We do now.
Until now all the published studies on exercise for people with type 2 diabetes have been small ones. No large studies with enough statistical power existed.
Most studies looked at diet and exercise or medication and exercise together. Only 14 small randomized controlled trials from nine different countries with a total of 377 participants looked at the effects of exercise alone.
A new systematic review of these studies together gives us results that are both statistically and clinically significant. Exercise significantly increases insulin response, decreases triglycerides, and helps us to burn body fat.
Perhaps most significant is that exercise reduced A1C by 0.6 percent. Doesn’t sound like a lot? Consider that for someone with an A1C of 9 percent, this is a 30 percent improvement toward the American Diabetes Association’s general target of 7 percent and a 20 percent improvement toward a normal value of 6 percent.
This significant reduction in A1C came quickly. The 0.6 percent drop came in studies that typically took either eight or 16 weeks. The two longest studies were 24 and 52 weeks.
The Cochrane Database of Systematic Reviews just published the review July 19. Only an abstract is free online, but two of the authors kindly sent me a PDF of their 40-page analysis.
No publication has higher standards than Cochrane. The Cochrane Collaboration is an international not-for-profit organization that provides up-to-date information about the effects of health care.
The authors of the new review are all Australian. Diana Thomas, M.D., is the scientific director at the Centre for Evidence Based Paediatrics Gastroenterology and Nutrition, Children’s Hospital at Westmead near Sydney. Elizabeth Elliott, M.D., is the director of that center. And Geraldine Naughton, Ph.D., is associate professor in paediatric exercise science at Australian Catholic University at Strathfield, also near Sydney.
Drs. Thomas and Naughton independently picked the appropriate studies and at first found 2,101 of them. But only 14 studies were relevant. The biggest share of the others didn’t look at the effects of exercise alone.
The studies in this systematic review included several types of exercise, both aerobic – brisk walking, cycling, swimming, and jogging – and resistance training – like exercise with free weights or weight machines. Most of the studies involved three exercise sessions per week on non-consecutive days. “This accords with recovery and adaptation principles of exercise programming,” the review states.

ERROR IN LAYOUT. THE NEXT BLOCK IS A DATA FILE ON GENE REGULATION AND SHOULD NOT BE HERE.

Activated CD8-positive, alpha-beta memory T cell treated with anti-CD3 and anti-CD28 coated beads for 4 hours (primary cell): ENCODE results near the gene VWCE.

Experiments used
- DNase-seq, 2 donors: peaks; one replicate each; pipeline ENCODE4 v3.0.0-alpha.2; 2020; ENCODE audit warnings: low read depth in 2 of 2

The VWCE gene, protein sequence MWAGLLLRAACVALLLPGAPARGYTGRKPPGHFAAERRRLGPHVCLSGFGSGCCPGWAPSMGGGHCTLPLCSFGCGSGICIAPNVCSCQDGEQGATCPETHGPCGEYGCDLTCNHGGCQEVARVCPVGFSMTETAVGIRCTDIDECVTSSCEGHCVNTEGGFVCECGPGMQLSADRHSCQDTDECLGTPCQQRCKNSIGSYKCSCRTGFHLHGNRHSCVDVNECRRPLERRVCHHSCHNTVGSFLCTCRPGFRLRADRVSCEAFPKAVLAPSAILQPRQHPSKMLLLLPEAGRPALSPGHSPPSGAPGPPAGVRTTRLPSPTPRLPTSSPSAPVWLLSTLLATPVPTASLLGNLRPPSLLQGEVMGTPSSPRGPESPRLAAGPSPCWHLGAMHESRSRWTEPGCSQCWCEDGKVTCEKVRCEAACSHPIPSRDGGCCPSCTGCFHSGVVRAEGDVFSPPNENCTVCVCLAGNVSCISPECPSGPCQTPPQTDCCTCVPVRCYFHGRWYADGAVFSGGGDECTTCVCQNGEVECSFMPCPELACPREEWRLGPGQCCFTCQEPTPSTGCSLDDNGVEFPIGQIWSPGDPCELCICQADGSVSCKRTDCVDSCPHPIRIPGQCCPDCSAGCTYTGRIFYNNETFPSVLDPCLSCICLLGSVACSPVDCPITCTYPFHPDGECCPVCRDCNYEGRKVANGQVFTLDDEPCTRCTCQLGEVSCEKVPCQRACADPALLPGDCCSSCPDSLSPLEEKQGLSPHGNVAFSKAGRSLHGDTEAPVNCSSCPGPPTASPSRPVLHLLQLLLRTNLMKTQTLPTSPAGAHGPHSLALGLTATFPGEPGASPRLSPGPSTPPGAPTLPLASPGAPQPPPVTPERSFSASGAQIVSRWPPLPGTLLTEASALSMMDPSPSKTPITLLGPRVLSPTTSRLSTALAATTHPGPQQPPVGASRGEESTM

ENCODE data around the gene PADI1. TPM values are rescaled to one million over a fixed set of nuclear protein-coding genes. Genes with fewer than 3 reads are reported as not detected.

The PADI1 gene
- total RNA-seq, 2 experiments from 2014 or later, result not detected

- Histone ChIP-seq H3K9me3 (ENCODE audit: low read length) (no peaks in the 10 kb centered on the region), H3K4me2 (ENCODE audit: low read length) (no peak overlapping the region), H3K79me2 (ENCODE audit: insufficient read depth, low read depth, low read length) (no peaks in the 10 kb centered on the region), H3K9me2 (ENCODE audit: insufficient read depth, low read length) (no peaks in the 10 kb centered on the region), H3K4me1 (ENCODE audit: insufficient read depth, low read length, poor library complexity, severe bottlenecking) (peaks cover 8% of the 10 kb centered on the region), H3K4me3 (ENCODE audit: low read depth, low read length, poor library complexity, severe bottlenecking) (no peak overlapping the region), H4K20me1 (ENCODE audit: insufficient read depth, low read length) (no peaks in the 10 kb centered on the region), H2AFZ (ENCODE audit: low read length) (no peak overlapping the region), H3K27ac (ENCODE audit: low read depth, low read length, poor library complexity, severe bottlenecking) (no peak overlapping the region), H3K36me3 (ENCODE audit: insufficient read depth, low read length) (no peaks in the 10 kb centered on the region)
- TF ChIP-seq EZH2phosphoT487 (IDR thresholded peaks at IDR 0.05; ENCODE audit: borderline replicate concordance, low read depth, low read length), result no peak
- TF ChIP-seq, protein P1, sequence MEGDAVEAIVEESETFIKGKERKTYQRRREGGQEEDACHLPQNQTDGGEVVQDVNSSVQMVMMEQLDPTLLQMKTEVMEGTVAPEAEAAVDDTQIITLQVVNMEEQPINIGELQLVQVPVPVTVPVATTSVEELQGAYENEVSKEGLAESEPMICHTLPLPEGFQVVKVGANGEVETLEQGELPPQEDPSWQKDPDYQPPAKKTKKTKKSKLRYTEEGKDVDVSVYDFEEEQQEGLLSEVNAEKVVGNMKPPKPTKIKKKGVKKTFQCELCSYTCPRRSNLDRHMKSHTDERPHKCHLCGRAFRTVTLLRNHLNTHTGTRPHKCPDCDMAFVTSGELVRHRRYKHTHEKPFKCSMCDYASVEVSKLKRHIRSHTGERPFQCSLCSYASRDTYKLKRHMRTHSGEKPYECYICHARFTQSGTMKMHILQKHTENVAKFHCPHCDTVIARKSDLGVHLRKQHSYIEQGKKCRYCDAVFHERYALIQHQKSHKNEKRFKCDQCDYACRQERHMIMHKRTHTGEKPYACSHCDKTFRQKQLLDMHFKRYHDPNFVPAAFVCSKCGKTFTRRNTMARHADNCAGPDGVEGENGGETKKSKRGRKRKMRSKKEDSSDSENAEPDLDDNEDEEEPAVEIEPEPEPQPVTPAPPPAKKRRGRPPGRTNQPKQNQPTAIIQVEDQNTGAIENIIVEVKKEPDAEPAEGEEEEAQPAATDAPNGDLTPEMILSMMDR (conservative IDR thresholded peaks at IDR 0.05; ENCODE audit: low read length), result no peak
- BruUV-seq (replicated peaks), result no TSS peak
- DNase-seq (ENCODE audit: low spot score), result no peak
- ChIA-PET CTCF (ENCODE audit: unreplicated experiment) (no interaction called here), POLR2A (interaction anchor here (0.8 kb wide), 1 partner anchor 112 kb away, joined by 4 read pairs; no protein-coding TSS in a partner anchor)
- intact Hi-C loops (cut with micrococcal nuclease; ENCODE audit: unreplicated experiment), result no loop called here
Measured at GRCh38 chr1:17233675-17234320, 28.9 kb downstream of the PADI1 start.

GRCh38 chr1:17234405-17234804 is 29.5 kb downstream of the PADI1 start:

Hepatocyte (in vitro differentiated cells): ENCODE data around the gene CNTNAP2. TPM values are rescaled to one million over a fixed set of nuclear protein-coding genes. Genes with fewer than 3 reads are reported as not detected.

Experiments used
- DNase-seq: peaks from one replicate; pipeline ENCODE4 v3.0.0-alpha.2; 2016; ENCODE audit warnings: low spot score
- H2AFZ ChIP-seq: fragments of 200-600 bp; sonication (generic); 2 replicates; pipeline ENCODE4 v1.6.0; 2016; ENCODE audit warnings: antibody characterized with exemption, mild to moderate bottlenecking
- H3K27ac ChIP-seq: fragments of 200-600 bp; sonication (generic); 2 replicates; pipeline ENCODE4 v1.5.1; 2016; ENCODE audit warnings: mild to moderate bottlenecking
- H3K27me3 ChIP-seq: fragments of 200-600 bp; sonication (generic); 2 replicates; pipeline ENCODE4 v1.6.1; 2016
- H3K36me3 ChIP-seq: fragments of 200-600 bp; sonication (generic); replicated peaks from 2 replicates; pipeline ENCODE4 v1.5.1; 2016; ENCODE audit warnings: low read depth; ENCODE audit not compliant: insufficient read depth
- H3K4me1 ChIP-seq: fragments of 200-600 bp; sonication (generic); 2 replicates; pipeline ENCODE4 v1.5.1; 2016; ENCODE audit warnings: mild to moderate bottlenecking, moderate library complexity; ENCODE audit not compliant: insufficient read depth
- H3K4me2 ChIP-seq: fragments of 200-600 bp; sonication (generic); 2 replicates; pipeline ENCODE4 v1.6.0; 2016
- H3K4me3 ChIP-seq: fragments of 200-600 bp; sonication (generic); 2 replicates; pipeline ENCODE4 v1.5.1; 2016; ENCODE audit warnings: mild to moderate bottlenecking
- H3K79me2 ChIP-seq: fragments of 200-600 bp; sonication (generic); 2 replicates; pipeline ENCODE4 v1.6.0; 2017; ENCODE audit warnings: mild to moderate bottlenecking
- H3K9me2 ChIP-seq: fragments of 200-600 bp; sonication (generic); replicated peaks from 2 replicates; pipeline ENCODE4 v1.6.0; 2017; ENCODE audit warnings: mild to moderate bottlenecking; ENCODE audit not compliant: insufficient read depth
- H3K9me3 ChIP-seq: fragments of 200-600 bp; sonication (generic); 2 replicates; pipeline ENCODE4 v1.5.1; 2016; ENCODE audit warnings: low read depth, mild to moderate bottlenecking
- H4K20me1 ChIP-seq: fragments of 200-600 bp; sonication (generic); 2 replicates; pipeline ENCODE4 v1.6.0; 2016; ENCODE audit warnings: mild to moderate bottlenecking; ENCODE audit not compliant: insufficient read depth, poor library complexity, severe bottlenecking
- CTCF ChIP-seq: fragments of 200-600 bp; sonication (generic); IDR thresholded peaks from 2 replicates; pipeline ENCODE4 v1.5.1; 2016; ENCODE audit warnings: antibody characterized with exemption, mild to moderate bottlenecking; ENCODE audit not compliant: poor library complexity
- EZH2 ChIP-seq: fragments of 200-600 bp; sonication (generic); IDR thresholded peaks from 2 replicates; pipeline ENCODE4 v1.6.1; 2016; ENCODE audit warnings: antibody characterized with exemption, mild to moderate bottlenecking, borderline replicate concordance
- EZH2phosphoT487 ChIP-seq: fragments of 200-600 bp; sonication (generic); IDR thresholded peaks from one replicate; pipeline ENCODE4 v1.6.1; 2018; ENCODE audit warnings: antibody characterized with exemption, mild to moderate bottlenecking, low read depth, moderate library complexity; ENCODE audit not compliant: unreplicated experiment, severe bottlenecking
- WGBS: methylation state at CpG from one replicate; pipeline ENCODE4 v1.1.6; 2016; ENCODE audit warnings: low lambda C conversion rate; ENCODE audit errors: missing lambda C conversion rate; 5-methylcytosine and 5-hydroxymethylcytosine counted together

The duration of exercise in the 14 studies varied considerably. Two studies of resistance training were for 30 minutes a day. A Qi Gong program was 120 minutes. Seven of the studies were of hour-long programs.
One of the conclusions that I especially liked is that easy exercise is best. “The easier the exercise is to maintain, the more likely that people will do it,” they wrote. “Therefore, mild to moderate exercise performed regularly will be of more benefit than short bursts of high intensity exercise, which would be difficult to maintain over long periods.” Still, most of us who prefer to get our exercise walking do need to walk faster.
Variety is the other key to a successful exercise program. The authors recommend that we do several types of exercises to avoid the monotony of a single exercise program.
I stick with my one favorite exercise – hiking. But I avoid boredom by hiking different trails all the time.
Anecdotally, we have known for a long time that we can control our diabetes a lot better with exercise. “Our study gives justification to the recommendation that exercise is important,” Dr. Elliott said.
All of us probably know that when we exercise we feel better. It usually feels like work when we are working out, but that just makes the rest of the day – and all the days of our life – feel that much better. Time to hit the trail.
This article is based on an earlier version of my article published by HealthCentral.
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